# Mass contribution of light in a box

1. Apr 7, 2015

### JasonWuzHear

Imagine you have two boxes, each with a photon of equal frequency inside the boxes. The boxes, however, have different side lengths (yet, the boxes on their own are equal in mass).

Wavelength of photon << Length of Box A < Length of Box B

I've seen that a photon increases the mass of the boxes. Do these boxes with the photon inside have the same mass?

I was thinking that if you make the box very very large, then photon bounces become less frequent, almost to the point where there will be long periods where the photon has not bounced inside. This would make it look like the larger box has less of 'something'.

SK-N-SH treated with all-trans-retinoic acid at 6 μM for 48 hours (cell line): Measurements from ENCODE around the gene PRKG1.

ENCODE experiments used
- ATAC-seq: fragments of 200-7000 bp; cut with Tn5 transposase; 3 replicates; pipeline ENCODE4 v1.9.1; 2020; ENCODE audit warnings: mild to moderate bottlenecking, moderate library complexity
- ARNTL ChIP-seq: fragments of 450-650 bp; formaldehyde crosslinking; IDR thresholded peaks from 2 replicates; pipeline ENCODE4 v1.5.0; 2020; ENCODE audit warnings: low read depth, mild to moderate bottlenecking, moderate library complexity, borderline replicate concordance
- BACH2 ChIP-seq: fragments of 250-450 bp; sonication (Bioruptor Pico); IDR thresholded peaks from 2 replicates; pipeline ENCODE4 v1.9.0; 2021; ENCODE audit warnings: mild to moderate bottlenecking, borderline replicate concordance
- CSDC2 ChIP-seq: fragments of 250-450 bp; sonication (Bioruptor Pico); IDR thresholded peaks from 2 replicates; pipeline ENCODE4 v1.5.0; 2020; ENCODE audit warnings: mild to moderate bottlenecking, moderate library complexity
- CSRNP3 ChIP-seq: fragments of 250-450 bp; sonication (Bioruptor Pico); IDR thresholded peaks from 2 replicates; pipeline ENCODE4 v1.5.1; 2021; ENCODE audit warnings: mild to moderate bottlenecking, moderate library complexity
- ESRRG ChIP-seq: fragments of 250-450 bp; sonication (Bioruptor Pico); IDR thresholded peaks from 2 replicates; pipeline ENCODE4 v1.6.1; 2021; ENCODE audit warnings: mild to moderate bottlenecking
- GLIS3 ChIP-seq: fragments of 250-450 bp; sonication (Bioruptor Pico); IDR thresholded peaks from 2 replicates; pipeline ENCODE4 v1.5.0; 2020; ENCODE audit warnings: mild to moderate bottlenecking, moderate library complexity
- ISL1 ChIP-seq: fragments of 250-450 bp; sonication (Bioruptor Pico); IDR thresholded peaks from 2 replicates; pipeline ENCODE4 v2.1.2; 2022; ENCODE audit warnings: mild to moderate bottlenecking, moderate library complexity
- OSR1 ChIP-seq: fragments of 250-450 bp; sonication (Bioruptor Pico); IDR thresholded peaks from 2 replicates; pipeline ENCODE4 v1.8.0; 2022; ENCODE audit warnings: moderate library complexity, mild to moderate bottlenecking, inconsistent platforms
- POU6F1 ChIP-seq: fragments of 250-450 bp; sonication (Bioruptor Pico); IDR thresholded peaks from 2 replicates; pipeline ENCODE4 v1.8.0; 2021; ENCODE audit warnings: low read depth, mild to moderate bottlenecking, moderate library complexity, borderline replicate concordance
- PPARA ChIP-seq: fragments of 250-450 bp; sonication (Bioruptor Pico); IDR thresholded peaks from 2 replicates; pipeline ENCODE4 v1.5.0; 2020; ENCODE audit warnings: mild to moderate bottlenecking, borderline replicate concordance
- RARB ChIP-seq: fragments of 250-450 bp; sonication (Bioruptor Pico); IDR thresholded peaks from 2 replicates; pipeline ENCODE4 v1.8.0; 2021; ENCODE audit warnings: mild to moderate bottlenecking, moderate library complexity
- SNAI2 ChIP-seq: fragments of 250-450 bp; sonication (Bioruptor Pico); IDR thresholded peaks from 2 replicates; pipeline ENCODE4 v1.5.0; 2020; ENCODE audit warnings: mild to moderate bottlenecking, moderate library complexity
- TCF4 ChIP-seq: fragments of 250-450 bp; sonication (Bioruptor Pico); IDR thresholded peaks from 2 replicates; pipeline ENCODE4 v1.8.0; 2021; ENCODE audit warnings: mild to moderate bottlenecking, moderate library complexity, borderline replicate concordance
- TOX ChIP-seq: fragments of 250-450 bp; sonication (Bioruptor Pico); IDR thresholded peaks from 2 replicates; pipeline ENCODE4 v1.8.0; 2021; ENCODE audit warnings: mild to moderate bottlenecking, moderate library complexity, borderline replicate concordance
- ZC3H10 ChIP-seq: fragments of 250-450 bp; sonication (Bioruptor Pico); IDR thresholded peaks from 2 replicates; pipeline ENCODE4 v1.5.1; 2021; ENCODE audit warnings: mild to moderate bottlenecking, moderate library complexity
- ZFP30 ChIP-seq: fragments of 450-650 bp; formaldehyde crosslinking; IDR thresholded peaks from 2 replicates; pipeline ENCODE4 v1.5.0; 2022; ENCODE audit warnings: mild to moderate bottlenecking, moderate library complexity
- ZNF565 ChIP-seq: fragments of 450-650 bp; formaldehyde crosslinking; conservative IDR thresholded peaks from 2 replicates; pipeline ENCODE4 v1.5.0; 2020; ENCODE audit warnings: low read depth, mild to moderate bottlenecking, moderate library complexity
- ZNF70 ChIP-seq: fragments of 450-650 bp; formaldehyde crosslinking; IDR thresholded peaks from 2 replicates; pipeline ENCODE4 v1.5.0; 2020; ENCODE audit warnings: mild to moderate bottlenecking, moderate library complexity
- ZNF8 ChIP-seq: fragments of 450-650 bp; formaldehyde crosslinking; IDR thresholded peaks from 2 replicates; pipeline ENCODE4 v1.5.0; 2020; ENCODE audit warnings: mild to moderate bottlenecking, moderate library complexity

2. Apr 7, 2015

### rootone

My guess is as follows, but I'm prepared to be contradicted:

In the case of both boxes, while the photon is bouncing around, (in existance), it hasn't increased the mass of the box.
The mass of the box only increases if the photon becomes absorbed by the box material instead of being reflected.
I don't think the size of the box makes any difference to that increase, however the energy of the photon (it's wavelength) does make a difference.

Last edited: Apr 7, 2015
3. Apr 7, 2015

### PAllen

If you define the 'mass of the box' to mean mass excluding contents, then, obviously, neither box changes mass until the photon has an inelastic interaction with a box. However, for the mass of the system of box plus photon, the two masses are identical, and bouncing is irrelevant.